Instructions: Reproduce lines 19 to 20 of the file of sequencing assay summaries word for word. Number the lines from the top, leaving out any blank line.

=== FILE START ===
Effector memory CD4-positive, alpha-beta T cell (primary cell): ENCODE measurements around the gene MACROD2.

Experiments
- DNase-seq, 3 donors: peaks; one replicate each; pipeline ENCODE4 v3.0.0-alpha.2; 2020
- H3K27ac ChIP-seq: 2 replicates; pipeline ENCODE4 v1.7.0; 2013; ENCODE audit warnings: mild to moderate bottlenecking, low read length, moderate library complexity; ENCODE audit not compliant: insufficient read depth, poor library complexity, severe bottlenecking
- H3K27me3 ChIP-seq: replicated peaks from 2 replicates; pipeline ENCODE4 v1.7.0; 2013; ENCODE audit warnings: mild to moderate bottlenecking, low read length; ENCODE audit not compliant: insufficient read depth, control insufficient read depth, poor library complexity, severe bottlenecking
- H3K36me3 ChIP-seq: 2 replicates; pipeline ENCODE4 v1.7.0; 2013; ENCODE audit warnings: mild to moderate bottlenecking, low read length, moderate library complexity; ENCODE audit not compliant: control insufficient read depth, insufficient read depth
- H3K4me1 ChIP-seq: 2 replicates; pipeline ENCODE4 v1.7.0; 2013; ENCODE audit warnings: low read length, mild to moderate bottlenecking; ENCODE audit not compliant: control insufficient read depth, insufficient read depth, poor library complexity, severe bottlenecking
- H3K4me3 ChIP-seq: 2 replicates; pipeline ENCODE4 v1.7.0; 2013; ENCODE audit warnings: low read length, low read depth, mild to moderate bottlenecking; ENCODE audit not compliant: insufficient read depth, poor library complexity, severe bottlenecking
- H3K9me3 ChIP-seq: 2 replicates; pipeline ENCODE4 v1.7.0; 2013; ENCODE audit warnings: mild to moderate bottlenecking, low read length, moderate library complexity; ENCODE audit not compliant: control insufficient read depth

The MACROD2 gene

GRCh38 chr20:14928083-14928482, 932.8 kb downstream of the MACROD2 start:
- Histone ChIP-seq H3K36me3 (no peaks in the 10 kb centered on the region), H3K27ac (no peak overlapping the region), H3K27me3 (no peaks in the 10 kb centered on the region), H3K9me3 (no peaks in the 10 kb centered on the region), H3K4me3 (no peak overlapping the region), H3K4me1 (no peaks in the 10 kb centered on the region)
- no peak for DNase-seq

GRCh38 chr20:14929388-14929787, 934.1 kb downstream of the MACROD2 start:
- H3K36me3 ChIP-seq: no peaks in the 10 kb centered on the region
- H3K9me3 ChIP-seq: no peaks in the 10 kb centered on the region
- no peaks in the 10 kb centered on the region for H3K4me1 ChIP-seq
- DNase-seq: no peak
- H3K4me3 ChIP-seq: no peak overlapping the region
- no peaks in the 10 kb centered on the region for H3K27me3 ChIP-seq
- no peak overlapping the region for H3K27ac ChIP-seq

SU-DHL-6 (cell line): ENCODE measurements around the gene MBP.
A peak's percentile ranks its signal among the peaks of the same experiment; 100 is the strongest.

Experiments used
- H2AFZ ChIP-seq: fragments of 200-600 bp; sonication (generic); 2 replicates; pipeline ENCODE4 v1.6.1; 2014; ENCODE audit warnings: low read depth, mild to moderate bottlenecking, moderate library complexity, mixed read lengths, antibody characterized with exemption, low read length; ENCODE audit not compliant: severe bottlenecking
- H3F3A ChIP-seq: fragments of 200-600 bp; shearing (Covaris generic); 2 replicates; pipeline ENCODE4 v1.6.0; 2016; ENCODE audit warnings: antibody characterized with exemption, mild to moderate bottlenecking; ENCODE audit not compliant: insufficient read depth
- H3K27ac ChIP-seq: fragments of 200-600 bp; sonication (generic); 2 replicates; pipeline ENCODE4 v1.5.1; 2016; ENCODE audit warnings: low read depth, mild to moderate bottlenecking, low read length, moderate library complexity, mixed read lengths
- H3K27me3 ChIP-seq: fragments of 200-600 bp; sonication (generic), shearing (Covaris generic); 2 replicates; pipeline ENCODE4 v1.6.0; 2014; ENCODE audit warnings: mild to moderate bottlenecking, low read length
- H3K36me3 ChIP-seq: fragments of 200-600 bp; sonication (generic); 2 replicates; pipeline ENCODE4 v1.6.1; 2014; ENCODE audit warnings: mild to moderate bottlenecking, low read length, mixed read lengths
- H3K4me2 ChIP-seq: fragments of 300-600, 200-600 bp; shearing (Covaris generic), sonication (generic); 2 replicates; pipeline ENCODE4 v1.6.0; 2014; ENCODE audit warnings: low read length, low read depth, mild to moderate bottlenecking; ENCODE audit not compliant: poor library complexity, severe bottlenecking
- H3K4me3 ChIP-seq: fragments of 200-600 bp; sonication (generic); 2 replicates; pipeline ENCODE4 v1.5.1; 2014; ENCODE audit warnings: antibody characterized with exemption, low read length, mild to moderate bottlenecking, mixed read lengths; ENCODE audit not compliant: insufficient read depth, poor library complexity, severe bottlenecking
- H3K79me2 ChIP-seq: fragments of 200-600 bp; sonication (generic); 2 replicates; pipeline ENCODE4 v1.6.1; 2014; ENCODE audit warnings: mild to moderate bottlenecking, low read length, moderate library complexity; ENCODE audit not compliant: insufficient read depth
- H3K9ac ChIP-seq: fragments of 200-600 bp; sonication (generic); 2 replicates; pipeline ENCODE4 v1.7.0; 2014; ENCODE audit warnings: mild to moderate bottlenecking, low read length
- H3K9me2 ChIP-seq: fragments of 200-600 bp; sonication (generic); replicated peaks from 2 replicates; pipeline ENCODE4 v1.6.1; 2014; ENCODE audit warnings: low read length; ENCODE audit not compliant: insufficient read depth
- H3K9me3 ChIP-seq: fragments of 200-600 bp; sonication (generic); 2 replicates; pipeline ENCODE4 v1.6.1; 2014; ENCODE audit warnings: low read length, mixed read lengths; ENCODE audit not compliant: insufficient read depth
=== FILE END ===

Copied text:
- H3K4me3 ChIP-seq: no peak overlapping the region
- no peaks in the 10 kb centered on the region for H3K27me3 ChIP-seq